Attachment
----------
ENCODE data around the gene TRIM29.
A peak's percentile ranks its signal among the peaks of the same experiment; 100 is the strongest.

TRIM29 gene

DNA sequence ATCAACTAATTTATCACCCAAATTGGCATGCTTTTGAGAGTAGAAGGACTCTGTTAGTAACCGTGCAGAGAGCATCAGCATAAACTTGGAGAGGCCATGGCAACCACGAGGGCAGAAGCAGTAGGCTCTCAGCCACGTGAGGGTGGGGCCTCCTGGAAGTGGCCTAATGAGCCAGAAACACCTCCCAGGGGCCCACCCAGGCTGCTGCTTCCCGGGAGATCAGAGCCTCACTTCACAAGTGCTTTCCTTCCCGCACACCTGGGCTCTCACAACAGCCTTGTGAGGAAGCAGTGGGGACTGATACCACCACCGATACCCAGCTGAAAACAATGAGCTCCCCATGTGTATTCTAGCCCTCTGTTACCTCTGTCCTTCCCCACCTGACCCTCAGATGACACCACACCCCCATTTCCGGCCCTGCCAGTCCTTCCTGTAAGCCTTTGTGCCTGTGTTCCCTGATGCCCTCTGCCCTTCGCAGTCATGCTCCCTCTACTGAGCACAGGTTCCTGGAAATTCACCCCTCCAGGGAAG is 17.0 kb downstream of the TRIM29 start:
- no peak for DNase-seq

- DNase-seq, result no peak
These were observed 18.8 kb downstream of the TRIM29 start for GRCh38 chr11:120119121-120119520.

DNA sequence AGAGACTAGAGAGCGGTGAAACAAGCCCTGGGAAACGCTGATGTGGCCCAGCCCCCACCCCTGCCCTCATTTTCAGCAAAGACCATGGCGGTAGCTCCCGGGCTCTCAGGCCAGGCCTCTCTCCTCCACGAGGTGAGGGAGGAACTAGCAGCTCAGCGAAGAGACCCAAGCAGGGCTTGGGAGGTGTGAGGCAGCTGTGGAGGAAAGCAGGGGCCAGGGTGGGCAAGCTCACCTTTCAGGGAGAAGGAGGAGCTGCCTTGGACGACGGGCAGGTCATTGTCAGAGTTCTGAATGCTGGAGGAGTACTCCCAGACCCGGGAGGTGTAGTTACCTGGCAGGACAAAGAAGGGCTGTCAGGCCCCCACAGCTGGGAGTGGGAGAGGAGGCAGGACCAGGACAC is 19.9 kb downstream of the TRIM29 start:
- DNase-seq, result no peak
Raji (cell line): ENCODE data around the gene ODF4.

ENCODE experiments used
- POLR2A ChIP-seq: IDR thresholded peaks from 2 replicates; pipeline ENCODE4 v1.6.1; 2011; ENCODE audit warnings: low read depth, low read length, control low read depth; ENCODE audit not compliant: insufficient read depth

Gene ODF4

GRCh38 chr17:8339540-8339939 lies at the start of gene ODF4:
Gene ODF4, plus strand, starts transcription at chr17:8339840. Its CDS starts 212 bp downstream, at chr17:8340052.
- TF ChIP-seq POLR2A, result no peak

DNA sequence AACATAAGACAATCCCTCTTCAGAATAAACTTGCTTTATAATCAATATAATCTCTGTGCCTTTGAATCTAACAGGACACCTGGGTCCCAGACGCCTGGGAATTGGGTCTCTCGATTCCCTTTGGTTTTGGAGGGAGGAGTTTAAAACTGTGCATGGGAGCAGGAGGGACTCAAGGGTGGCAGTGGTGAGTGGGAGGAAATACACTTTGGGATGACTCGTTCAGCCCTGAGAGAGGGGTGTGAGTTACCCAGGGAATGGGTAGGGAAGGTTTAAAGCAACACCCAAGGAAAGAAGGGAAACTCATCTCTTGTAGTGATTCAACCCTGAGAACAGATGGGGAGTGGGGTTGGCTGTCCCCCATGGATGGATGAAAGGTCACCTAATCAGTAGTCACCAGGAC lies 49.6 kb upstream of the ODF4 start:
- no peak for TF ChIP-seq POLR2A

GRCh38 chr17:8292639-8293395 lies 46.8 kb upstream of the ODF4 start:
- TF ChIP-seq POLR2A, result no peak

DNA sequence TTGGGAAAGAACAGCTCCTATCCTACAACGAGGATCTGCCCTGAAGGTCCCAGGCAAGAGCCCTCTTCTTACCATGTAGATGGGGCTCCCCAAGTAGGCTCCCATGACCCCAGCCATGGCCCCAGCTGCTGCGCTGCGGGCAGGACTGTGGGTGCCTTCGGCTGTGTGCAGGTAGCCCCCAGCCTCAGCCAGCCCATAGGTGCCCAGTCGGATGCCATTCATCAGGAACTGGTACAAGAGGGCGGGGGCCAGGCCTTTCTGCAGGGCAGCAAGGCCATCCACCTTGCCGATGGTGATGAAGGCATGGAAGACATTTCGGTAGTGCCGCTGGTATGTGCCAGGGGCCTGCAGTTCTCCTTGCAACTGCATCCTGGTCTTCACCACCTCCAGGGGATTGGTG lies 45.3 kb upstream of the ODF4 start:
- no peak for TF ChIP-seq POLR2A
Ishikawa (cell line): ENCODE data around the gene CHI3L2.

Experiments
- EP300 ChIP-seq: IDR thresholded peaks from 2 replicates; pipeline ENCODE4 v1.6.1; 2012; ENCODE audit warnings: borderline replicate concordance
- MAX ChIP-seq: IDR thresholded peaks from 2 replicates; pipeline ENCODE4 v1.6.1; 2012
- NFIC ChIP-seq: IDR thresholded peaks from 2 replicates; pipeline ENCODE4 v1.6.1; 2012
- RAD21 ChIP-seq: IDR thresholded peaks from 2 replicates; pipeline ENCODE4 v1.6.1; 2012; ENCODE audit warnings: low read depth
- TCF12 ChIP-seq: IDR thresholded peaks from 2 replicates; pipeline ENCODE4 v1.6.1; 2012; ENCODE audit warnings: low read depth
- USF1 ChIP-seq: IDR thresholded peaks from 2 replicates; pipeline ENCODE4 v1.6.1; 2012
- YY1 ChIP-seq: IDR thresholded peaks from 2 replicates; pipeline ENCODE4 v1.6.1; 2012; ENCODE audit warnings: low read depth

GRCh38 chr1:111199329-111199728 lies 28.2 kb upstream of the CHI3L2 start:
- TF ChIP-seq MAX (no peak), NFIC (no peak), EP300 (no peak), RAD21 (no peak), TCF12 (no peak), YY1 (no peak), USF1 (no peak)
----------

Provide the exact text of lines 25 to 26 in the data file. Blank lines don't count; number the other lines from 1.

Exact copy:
- EP300 ChIP-seq: IDR thresholded peaks from 2 replicates; pipeline ENCODE4 v1.6.1; 2012; ENCODE audit warnings: borderline replicate concordance
- MAX ChIP-seq: IDR thresholded peaks from 2 replicates; pipeline ENCODE4 v1.6.1; 2012